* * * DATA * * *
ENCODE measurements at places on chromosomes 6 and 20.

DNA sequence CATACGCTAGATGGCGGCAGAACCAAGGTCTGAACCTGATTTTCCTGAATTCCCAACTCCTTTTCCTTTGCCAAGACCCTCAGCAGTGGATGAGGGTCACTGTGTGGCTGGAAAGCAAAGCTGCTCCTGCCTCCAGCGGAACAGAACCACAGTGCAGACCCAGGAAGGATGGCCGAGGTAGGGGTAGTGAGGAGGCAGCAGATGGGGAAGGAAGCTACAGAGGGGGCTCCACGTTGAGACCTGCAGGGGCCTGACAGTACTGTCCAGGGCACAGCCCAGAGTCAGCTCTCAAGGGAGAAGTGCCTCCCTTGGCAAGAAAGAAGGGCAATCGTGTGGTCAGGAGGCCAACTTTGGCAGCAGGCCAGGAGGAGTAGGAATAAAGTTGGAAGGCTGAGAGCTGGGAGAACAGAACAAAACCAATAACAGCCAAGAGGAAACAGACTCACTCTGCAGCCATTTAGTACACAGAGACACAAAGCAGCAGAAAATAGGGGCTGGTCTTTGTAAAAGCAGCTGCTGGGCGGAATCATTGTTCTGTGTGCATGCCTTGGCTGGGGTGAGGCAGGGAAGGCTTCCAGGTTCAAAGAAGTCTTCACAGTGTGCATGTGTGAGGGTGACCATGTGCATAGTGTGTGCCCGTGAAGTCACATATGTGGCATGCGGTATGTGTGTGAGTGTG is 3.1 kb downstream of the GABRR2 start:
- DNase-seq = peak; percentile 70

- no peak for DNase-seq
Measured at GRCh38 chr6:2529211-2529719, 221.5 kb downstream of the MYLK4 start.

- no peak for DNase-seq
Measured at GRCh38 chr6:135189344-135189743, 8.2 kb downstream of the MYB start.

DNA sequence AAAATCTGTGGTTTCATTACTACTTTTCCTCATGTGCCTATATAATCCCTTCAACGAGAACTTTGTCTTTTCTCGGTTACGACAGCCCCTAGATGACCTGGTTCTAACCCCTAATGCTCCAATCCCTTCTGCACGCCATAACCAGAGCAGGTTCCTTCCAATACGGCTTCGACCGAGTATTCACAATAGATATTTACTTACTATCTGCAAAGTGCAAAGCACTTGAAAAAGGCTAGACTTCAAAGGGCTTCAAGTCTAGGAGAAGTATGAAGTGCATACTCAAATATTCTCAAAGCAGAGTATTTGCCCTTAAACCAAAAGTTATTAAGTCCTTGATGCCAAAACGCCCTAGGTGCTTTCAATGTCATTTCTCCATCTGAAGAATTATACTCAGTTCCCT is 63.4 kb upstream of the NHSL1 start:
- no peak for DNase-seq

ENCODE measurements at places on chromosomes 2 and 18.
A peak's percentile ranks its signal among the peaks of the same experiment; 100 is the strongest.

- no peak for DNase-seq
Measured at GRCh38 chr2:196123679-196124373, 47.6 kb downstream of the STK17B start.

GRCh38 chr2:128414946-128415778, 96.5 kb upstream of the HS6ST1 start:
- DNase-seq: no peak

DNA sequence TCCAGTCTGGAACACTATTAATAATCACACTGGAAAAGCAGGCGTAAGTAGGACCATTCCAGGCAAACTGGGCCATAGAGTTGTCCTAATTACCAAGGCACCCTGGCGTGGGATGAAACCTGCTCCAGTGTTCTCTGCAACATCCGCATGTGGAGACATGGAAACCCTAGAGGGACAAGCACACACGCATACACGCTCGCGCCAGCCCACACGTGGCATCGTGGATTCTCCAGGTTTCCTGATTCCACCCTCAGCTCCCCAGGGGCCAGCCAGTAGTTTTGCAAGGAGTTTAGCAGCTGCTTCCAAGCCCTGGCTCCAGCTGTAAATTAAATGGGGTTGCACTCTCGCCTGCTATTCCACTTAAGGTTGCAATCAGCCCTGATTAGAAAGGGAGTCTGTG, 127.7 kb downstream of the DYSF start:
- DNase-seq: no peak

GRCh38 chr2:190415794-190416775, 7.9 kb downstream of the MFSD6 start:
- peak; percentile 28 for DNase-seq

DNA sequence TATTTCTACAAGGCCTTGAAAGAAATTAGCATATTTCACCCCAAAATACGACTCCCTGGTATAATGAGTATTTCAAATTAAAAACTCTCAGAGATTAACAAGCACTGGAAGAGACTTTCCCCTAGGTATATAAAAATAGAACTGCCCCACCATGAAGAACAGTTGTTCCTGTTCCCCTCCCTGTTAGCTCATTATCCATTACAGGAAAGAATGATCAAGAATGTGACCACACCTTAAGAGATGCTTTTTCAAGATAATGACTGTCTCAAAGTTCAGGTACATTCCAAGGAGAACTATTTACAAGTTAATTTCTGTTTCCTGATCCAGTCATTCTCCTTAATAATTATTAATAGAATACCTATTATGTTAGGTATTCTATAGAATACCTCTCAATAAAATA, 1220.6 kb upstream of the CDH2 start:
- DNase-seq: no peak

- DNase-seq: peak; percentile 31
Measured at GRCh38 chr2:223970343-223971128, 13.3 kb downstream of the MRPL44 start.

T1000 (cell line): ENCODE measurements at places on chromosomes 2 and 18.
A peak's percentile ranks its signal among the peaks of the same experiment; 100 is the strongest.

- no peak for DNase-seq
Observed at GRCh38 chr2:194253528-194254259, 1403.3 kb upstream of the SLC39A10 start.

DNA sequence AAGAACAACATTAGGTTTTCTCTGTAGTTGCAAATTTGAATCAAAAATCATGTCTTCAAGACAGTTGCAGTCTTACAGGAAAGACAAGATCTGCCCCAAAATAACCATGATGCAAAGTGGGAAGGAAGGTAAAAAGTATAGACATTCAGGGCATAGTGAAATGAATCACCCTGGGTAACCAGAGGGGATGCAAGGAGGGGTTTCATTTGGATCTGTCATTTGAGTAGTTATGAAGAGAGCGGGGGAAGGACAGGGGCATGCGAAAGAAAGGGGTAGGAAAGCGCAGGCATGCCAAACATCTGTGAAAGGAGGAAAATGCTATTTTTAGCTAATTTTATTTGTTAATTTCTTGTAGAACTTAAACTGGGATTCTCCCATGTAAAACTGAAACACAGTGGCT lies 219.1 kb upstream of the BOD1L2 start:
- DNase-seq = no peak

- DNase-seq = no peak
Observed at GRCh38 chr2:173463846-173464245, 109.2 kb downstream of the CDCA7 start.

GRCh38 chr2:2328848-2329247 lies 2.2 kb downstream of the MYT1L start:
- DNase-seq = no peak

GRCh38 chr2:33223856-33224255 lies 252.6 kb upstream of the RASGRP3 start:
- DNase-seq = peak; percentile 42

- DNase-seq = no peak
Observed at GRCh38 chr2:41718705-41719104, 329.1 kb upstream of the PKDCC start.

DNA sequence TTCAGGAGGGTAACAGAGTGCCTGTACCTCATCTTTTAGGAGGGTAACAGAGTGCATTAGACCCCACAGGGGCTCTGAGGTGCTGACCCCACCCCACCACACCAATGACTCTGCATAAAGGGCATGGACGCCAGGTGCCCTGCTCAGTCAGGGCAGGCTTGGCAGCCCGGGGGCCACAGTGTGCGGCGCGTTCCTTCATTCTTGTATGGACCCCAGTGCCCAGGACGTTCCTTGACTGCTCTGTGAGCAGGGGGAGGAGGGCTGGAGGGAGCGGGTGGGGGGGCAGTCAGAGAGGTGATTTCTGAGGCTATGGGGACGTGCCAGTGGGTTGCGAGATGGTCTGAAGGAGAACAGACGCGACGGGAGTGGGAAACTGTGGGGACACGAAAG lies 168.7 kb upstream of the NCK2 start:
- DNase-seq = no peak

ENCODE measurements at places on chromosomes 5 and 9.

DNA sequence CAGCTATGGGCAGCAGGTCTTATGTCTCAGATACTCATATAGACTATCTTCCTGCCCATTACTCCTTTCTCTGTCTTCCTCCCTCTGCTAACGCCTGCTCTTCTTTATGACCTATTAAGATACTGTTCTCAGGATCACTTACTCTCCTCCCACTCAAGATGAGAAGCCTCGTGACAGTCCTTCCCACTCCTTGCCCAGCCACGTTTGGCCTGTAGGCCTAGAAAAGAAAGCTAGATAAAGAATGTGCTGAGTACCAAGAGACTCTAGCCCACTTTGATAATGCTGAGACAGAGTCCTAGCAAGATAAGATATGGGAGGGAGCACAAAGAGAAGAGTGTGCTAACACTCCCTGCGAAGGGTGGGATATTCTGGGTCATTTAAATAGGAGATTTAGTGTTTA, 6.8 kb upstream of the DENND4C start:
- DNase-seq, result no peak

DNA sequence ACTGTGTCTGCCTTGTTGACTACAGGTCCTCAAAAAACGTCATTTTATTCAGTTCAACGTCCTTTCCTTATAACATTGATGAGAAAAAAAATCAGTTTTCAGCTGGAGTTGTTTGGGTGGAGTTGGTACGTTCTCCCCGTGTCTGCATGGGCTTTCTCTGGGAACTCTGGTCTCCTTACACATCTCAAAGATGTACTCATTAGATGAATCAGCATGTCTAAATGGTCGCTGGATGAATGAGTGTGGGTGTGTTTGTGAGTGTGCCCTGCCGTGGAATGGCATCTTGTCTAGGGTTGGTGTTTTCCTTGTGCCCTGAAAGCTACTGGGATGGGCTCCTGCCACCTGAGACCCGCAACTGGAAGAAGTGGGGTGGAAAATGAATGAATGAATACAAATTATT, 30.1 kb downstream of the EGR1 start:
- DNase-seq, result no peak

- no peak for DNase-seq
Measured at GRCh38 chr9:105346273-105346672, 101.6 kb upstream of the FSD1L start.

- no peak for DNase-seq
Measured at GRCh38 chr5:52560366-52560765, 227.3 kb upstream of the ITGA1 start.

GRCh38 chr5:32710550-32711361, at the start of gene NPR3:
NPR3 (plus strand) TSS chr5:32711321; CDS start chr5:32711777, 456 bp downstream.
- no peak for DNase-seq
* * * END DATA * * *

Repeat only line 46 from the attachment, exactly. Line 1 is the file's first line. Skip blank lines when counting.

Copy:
Measured at GRCh38 chr9:105346273-105346672, 101.6 kb upstream of the FSD1L start.